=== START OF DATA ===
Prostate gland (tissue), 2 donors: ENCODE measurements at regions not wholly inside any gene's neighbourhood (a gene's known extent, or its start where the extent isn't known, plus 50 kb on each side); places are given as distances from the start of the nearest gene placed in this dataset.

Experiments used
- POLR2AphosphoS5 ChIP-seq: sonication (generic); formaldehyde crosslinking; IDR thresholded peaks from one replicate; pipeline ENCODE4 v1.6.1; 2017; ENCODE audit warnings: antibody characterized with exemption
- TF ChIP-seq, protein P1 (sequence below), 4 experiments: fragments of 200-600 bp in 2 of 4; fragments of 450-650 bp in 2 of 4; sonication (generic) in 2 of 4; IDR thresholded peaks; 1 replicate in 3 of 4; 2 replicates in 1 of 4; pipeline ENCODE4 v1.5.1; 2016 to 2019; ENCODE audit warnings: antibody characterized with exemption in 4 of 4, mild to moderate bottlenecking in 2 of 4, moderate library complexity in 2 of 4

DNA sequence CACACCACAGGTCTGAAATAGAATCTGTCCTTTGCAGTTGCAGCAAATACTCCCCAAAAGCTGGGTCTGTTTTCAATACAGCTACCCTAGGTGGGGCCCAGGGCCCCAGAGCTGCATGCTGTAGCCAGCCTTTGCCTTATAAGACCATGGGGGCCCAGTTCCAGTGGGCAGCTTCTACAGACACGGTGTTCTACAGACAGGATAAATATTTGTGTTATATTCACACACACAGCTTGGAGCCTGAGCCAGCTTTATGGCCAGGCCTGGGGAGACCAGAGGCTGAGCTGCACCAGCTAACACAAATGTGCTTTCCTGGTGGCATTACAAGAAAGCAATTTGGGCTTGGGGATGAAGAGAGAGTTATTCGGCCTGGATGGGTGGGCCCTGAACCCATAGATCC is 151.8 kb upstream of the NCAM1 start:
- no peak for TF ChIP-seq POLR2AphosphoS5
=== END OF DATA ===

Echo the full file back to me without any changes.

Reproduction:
Prostate gland (tissue), 2 donors: ENCODE measurements at regions not wholly inside any gene's neighbourhood (a gene's known extent, or its start where the extent isn't known, plus 50 kb on each side); places are given as distances from the start of the nearest gene placed in this dataset.

Experiments used
- POLR2AphosphoS5 ChIP-seq: sonication (generic); formaldehyde crosslinking; IDR thresholded peaks from one replicate; pipeline ENCODE4 v1.6.1; 2017; ENCODE audit warnings: antibody characterized with exemption
- TF ChIP-seq, protein P1 (sequence below), 4 experiments: fragments of 200-600 bp in 2 of 4; fragments of 450-650 bp in 2 of 4; sonication (generic) in 2 of 4; IDR thresholded peaks; 1 replicate in 3 of 4; 2 replicates in 1 of 4; pipeline ENCODE4 v1.5.1; 2016 to 2019; ENCODE audit warnings: antibody characterized with exemption in 4 of 4, mild to moderate bottlenecking in 2 of 4, moderate library complexity in 2 of 4

DNA sequence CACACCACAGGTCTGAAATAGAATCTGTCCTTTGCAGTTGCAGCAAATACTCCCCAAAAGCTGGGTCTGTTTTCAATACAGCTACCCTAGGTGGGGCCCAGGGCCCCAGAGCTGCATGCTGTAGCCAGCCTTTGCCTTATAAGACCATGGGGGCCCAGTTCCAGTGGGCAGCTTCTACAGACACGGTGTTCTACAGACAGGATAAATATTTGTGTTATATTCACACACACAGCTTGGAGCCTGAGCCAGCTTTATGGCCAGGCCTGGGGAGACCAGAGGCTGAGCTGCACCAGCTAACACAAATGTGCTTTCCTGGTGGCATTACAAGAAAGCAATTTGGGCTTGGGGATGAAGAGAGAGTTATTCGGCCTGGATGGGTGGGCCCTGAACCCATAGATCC is 151.8 kb upstream of the NCAM1 start:
- no peak for TF ChIP-seq POLR2AphosphoS5